Tuesday, December 02, 2008

You can never get the job done

The annoying thing about reading is that you can never get the job done. The other day I was in a bookstore flicking through a book called something like 1001 Books You Must Read Before You Die (and, without naming names, you should be aware that the task set by the title is by definition impossible, because at least four hundred of the books suggested would kill you anyway), but reading begets reading--that's sort of the point of it, surely?--and anybody who never deviates from a set list of books is intellectually dead anyway.

--Nick Hornby, Shakespeare Wrote For Money

Now seems as good a time as any to confess that I decided during the waning days of October to bow out of all current reading challenges and to resist future entanglement with any of these enticing efforts to direct my reading. Even though I put only books I want to read on a challenge list, the fact that they're on a list at all sets up all sorts of mental boundaries--I avoided the downloaded George Gissings on my Kindle for the past nine months because I needed to concentrate on 19th century women, for example--that contributed to my eschewing books almost completely for a few weeks while I obsessively checked the interconnected internet tubes once again for any other ridiculous misinterpretations of the First Amendment that may have come tumbling out of Sarah Palin's mouth.

So. I'm back to reading at whim and allowing my reading to beget reading and trying to keep reading-by- library-due-dates under control. That's enough of a traveler's lantern for me right now.

I will be participating in the occasional group read; I have a first edition of William Gaddis' The Recognitions on my desk at work so that I can read along with LitLove's Reading Gaddis group, and I will of course continue reading with the Slaves of Golconda and perhaps even posting my thoughts on these books--next up, Jeanette Winterson's Sexing the Cherry with discussion at the end of January-- instead of moving right along to the next book on a list that needs to be checked off.

5 comments:

stefanie said...

"because at least four hundred of the books suggested would kill you anyway" made me laugh out loud. I am so with you on the reading challenges though I have a hard time resisting making a list, I seldom stick to it. I know what you mean though about how they can be so constricting. I am glad you are reading The Recognitions. And I hope you post your thoughts on Sexing the Cherry when the time comes. I have missed your voice in the Slaves discussions.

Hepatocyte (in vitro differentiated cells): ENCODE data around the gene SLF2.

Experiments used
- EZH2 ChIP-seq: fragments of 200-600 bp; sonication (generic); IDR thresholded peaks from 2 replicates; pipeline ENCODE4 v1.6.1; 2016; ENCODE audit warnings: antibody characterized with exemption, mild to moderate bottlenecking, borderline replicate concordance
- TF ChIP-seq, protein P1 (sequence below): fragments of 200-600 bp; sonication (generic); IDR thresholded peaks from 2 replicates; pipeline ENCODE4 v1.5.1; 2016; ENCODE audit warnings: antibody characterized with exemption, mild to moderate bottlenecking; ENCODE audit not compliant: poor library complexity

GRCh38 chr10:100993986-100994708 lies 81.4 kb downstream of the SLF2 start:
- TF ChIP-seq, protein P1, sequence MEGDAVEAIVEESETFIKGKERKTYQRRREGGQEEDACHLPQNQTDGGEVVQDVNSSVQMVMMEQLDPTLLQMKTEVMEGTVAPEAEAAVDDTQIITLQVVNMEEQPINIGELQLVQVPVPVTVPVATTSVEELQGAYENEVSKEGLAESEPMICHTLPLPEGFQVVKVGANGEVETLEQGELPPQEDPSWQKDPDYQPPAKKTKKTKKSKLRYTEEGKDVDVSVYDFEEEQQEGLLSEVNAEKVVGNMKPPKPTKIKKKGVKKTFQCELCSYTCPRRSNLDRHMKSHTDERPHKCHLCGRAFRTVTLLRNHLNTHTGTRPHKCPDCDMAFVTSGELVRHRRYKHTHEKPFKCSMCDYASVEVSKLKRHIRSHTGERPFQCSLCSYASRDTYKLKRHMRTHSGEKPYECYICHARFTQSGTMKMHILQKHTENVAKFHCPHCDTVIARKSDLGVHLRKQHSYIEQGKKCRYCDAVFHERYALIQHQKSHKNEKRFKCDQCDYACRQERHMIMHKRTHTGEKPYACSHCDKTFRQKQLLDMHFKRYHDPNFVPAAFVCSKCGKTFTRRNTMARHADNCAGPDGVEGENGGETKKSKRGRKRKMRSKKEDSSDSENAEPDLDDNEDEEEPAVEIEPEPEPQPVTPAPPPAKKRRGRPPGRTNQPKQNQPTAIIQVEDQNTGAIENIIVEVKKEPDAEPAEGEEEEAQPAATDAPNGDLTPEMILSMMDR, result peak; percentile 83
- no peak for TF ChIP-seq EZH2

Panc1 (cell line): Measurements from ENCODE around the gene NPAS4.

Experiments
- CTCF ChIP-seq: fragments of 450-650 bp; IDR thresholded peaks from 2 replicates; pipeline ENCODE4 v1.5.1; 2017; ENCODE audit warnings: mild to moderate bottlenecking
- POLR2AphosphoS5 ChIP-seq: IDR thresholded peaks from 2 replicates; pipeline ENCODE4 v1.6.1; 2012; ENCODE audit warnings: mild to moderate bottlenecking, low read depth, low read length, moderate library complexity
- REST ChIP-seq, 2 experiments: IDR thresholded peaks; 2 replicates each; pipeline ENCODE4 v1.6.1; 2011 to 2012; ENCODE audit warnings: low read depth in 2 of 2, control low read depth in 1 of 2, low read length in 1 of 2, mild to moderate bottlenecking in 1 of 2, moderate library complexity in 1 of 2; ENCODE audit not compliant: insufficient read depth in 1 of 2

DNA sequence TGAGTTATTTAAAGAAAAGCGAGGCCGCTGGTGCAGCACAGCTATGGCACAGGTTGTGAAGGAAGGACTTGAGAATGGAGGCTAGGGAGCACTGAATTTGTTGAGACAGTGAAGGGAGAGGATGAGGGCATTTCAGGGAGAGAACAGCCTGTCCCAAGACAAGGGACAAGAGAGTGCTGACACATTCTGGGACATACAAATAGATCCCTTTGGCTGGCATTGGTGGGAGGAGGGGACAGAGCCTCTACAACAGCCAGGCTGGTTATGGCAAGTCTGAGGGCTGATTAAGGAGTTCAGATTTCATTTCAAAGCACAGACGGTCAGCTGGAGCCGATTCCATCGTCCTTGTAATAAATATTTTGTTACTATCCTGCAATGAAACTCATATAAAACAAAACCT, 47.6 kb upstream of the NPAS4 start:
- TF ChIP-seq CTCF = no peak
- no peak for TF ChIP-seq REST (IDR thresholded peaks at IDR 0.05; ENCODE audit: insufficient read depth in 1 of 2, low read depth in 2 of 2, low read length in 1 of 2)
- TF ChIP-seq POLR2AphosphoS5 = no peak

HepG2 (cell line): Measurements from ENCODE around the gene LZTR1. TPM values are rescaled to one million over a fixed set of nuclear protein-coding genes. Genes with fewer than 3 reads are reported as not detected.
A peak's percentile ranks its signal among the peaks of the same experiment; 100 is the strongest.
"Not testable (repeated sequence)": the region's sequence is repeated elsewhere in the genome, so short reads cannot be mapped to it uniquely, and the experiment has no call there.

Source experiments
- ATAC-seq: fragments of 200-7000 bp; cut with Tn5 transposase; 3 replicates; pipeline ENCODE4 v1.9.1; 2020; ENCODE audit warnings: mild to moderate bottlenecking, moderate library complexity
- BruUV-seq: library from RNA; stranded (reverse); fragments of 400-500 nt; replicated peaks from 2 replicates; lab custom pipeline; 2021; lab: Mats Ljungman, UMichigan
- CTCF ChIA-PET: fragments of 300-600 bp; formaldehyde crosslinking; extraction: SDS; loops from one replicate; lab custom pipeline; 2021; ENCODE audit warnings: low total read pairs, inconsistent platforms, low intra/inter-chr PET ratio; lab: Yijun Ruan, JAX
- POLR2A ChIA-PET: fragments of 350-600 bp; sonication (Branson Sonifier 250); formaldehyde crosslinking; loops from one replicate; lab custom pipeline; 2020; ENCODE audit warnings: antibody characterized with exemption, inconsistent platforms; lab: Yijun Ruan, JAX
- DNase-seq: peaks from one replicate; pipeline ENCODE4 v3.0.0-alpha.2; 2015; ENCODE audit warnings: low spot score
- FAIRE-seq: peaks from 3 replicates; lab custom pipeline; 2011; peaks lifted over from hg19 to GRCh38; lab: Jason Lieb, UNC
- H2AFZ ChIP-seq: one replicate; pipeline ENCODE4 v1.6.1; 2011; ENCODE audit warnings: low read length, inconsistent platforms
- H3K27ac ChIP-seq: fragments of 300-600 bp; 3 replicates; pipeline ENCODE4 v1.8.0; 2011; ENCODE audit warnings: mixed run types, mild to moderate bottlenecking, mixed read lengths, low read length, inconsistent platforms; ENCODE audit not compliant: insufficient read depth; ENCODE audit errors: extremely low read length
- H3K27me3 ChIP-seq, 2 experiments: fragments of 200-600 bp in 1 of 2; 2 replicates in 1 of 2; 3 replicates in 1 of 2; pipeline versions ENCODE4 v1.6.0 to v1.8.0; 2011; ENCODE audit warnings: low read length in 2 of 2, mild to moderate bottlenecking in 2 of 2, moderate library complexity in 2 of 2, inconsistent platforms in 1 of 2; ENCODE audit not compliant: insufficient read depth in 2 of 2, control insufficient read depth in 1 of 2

Matt said...

I find reading challenges fun but also limiting in the sense that my interests may have changed over the course of the time in which I am to complete the challenge. I have also stopped checking out books of daunting size from the library for the same reason.

I read spontaneously, allowing my heart and feeling to nudge where interests me.

litlove said...

So glad you are going to be reading alongside us on The Recognitions - just let me know if you ever feel moved to contribute a post! And I'm looking forward very much to Sexing The Cherry - I think it will make for a very interesting Slaves' discussion.

Dorothy W. said...

I find those lists constricting too. I'm initially drawn to them and I enjoy writing them, but after that the fun kind of seeps out of the whole thing. So I'm staying away from challenges too and just participating in group reads and only when I really want to read the book.

J.S. Peyton said...

Okay, first thing: isn't Hornby the greatest? I just bought "Shakespeare Wrote for Money" and I'm trying to spread it out like I did with "When You Are Engulfed in Flames" so I can savor the pleasure... It really sucks that he resigned his column at 'The Believer.'

I think the reason why I've never been able to finish one challenge excepting this year's RIP III challenge is that I'm terrible at sticking to a list of books to read before a deadline. There are two things that I simply must do by mood: 1) pick out my clothes in the morning and 2)decide what I feel like reading. There's just something not as fun about reading something because somewhere in the back of your mind you've committed to reading it at that time.